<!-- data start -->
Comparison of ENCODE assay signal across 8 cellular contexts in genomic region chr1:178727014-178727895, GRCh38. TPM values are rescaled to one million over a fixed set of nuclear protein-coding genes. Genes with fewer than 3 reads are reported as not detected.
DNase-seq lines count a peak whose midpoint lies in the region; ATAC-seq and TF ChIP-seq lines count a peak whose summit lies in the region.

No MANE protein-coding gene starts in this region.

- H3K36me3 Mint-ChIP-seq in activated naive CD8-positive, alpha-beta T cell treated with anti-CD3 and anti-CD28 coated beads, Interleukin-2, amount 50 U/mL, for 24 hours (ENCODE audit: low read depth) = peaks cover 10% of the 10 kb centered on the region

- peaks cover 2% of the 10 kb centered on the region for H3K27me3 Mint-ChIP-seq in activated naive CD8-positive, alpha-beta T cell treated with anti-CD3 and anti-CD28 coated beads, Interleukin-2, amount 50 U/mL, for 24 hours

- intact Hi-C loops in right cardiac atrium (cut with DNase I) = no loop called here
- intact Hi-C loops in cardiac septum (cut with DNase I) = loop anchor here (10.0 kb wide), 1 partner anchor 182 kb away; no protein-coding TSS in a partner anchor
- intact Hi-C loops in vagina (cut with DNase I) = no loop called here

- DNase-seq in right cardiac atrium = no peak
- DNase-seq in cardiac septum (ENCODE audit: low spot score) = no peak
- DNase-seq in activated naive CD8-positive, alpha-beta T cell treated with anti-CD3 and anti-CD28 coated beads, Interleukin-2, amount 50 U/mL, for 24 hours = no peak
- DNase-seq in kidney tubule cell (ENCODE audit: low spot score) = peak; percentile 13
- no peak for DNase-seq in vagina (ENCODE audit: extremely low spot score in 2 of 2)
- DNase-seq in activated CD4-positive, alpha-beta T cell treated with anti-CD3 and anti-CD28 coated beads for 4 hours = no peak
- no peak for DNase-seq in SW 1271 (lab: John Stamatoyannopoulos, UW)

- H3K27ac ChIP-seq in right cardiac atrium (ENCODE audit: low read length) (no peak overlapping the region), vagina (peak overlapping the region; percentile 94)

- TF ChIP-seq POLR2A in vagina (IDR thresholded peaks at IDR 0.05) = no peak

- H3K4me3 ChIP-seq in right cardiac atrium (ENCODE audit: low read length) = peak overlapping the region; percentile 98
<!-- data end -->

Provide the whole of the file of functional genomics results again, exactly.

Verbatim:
Comparison of ENCODE assay signal across 8 cellular contexts in genomic region chr1:178727014-178727895, GRCh38. TPM values are rescaled to one million over a fixed set of nuclear protein-coding genes. Genes with fewer than 3 reads are reported as not detected.
DNase-seq lines count a peak whose midpoint lies in the region; ATAC-seq and TF ChIP-seq lines count a peak whose summit lies in the region.

No MANE protein-coding gene starts in this region.

- H3K36me3 Mint-ChIP-seq in activated naive CD8-positive, alpha-beta T cell treated with anti-CD3 and anti-CD28 coated beads, Interleukin-2, amount 50 U/mL, for 24 hours (ENCODE audit: low read depth) = peaks cover 10% of the 10 kb centered on the region

- peaks cover 2% of the 10 kb centered on the region for H3K27me3 Mint-ChIP-seq in activated naive CD8-positive, alpha-beta T cell treated with anti-CD3 and anti-CD28 coated beads, Interleukin-2, amount 50 U/mL, for 24 hours

- intact Hi-C loops in right cardiac atrium (cut with DNase I) = no loop called here
- intact Hi-C loops in cardiac septum (cut with DNase I) = loop anchor here (10.0 kb wide), 1 partner anchor 182 kb away; no protein-coding TSS in a partner anchor
- intact Hi-C loops in vagina (cut with DNase I) = no loop called here

- DNase-seq in right cardiac atrium = no peak
- DNase-seq in cardiac septum (ENCODE audit: low spot score) = no peak
- DNase-seq in activated naive CD8-positive, alpha-beta T cell treated with anti-CD3 and anti-CD28 coated beads, Interleukin-2, amount 50 U/mL, for 24 hours = no peak
- DNase-seq in kidney tubule cell (ENCODE audit: low spot score) = peak; percentile 13
- no peak for DNase-seq in vagina (ENCODE audit: extremely low spot score in 2 of 2)
- DNase-seq in activated CD4-positive, alpha-beta T cell treated with anti-CD3 and anti-CD28 coated beads for 4 hours = no peak
- no peak for DNase-seq in SW 1271 (lab: John Stamatoyannopoulos, UW)

- H3K27ac ChIP-seq in right cardiac atrium (ENCODE audit: low read length) (no peak overlapping the region), vagina (peak overlapping the region; percentile 94)

- TF ChIP-seq POLR2A in vagina (IDR thresholded peaks at IDR 0.05) = no peak

- H3K4me3 ChIP-seq in right cardiac atrium (ENCODE audit: low read length) = peak overlapping the region; percentile 98